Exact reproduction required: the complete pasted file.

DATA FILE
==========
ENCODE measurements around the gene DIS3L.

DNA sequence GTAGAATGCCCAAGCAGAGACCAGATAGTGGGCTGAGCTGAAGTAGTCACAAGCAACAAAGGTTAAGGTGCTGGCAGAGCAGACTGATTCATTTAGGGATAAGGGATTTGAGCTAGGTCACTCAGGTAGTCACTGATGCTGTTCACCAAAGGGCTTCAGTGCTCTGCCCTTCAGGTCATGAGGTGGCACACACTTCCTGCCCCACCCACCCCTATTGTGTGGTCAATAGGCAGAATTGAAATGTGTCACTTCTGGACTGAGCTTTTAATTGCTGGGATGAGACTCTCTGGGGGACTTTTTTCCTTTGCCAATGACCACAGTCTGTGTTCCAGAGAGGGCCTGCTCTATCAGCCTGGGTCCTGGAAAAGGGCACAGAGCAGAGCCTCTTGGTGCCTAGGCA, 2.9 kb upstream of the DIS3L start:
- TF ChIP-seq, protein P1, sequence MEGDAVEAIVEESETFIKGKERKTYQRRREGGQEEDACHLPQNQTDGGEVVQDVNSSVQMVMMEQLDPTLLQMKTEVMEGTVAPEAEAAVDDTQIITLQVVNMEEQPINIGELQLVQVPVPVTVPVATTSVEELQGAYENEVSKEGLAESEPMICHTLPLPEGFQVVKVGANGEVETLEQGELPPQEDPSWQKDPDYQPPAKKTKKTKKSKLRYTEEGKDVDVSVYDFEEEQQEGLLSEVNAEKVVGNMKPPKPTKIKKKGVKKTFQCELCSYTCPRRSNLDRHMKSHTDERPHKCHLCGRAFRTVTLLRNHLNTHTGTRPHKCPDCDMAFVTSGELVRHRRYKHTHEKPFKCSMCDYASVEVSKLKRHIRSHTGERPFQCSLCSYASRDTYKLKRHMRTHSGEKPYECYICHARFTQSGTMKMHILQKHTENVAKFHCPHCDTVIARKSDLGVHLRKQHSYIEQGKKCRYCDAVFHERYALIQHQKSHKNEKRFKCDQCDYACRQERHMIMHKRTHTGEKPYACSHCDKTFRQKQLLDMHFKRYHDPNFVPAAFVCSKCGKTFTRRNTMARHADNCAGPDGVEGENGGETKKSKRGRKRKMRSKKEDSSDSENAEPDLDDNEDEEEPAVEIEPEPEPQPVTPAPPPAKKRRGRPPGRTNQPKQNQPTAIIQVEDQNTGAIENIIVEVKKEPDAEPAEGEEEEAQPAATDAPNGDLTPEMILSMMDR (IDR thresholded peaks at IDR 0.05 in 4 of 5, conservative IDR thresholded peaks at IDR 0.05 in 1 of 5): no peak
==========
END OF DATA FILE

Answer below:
ENCODE measurements around the gene DIS3L.

DNA sequence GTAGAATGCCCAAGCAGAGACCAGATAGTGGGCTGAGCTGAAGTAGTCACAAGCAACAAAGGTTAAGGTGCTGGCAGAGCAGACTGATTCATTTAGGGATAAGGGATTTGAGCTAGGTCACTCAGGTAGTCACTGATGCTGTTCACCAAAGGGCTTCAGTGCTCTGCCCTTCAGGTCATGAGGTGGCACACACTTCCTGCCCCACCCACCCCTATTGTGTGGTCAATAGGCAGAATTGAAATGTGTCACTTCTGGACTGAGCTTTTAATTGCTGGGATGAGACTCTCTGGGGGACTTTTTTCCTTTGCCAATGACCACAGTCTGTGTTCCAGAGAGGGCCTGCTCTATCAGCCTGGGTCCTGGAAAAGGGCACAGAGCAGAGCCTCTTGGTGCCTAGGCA, 2.9 kb upstream of the DIS3L start:
- TF ChIP-seq, protein P1, sequence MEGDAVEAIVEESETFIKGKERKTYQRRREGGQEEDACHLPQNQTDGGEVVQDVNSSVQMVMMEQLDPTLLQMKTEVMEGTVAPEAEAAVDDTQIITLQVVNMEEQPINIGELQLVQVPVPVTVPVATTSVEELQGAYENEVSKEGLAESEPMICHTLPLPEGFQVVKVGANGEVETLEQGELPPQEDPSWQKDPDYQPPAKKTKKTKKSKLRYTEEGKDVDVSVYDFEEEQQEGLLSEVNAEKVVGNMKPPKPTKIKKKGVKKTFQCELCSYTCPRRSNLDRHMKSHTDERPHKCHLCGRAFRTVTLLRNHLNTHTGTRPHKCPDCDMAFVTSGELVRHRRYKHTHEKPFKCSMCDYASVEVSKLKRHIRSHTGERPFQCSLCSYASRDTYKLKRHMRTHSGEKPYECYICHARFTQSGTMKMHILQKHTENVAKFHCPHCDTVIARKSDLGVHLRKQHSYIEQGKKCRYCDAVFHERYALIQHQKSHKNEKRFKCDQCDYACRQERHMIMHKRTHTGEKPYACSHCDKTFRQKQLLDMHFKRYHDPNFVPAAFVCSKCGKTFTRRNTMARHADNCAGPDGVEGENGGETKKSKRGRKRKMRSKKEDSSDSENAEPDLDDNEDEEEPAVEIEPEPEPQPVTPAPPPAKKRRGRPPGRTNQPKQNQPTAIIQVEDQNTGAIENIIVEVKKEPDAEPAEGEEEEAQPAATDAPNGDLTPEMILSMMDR (IDR thresholded peaks at IDR 0.05 in 4 of 5, conservative IDR thresholded peaks at IDR 0.05 in 1 of 5): no peak